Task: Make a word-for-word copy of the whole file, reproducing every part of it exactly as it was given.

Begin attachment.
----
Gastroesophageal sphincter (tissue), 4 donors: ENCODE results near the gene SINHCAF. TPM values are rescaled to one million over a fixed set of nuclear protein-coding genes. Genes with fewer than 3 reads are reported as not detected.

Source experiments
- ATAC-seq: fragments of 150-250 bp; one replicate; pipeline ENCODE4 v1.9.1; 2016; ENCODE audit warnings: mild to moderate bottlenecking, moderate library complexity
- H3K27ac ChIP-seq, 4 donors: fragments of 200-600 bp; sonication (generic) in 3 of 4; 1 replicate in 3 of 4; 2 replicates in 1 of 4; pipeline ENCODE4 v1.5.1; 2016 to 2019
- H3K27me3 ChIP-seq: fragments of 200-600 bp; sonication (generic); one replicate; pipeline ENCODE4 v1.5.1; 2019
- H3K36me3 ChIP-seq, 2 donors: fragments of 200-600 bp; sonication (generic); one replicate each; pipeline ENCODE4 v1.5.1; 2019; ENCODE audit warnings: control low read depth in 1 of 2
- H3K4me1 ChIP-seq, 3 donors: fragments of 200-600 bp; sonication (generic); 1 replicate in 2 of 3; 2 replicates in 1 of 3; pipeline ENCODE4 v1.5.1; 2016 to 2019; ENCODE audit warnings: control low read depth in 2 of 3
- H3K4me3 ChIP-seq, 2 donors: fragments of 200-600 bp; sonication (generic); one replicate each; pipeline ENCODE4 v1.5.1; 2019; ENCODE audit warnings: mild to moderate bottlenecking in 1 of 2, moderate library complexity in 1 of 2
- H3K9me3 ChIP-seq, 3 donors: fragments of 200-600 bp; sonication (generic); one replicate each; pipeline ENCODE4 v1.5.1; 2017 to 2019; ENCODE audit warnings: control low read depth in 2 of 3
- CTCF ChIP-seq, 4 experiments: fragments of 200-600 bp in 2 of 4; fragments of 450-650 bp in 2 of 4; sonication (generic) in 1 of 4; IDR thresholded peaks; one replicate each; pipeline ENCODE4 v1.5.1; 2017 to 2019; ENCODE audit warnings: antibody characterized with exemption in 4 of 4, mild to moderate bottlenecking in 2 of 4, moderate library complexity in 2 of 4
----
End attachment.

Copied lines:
Gastroesophageal sphincter (tissue), 4 donors: ENCODE results near the gene SINHCAF. TPM values are rescaled to one million over a fixed set of nuclear protein-coding genes. Genes with fewer than 3 reads are reported as not detected.

Source experiments
- ATAC-seq: fragments of 150-250 bp; one replicate; pipeline ENCODE4 v1.9.1; 2016; ENCODE audit warnings: mild to moderate bottlenecking, moderate library complexity
- H3K27ac ChIP-seq, 4 donors: fragments of 200-600 bp; sonication (generic) in 3 of 4; 1 replicate in 3 of 4; 2 replicates in 1 of 4; pipeline ENCODE4 v1.5.1; 2016 to 2019
- H3K27me3 ChIP-seq: fragments of 200-600 bp; sonication (generic); one replicate; pipeline ENCODE4 v1.5.1; 2019
- H3K36me3 ChIP-seq, 2 donors: fragments of 200-600 bp; sonication (generic); one replicate each; pipeline ENCODE4 v1.5.1; 2019; ENCODE audit warnings: control low read depth in 1 of 2
- H3K4me1 ChIP-seq, 3 donors: fragments of 200-600 bp; sonication (generic); 1 replicate in 2 of 3; 2 replicates in 1 of 3; pipeline ENCODE4 v1.5.1; 2016 to 2019; ENCODE audit warnings: control low read depth in 2 of 3
- H3K4me3 ChIP-seq, 2 donors: fragments of 200-600 bp; sonication (generic); one replicate each; pipeline ENCODE4 v1.5.1; 2019; ENCODE audit warnings: mild to moderate bottlenecking in 1 of 2, moderate library complexity in 1 of 2
- H3K9me3 ChIP-seq, 3 donors: fragments of 200-600 bp; sonication (generic); one replicate each; pipeline ENCODE4 v1.5.1; 2017 to 2019; ENCODE audit warnings: control low read depth in 2 of 3
- CTCF ChIP-seq, 4 experiments: fragments of 200-600 bp in 2 of 4; fragments of 450-650 bp in 2 of 4; sonication (generic) in 1 of 4; IDR thresholded peaks; one replicate each; pipeline ENCODE4 v1.5.1; 2017 to 2019; ENCODE audit warnings: antibody characterized with exemption in 4 of 4, mild to moderate bottlenecking in 2 of 4, moderate library complexity in 2 of 4